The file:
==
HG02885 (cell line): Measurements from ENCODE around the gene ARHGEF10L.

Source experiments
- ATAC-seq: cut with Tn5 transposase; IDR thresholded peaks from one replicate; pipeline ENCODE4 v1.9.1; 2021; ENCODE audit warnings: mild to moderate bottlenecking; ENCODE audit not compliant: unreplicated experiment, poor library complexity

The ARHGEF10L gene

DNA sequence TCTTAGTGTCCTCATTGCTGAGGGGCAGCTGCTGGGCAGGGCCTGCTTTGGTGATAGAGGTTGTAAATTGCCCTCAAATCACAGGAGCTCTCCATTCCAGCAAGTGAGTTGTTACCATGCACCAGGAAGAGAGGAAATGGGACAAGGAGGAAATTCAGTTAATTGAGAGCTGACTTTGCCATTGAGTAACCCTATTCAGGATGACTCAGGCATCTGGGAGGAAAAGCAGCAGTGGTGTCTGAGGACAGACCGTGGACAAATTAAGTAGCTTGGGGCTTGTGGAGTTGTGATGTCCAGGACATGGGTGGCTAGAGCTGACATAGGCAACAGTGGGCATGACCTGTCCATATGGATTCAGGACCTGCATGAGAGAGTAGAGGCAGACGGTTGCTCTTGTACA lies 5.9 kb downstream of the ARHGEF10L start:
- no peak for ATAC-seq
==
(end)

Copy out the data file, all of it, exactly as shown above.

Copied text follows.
HG02885 (cell line): Measurements from ENCODE around the gene ARHGEF10L.

Source experiments
- ATAC-seq: cut with Tn5 transposase; IDR thresholded peaks from one replicate; pipeline ENCODE4 v1.9.1; 2021; ENCODE audit warnings: mild to moderate bottlenecking; ENCODE audit not compliant: unreplicated experiment, poor library complexity

The ARHGEF10L gene

DNA sequence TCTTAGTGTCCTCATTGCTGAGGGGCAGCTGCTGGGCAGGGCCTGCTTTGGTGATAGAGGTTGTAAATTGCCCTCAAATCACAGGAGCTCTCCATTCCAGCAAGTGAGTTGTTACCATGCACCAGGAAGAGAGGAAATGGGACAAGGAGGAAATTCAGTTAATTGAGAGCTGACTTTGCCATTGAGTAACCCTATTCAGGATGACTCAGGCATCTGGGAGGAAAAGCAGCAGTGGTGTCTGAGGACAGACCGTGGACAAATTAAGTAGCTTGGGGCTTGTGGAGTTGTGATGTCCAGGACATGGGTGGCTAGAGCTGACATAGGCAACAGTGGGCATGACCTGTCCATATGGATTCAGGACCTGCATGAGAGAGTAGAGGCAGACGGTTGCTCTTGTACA lies 5.9 kb downstream of the ARHGEF10L start:
- no peak for ATAC-seq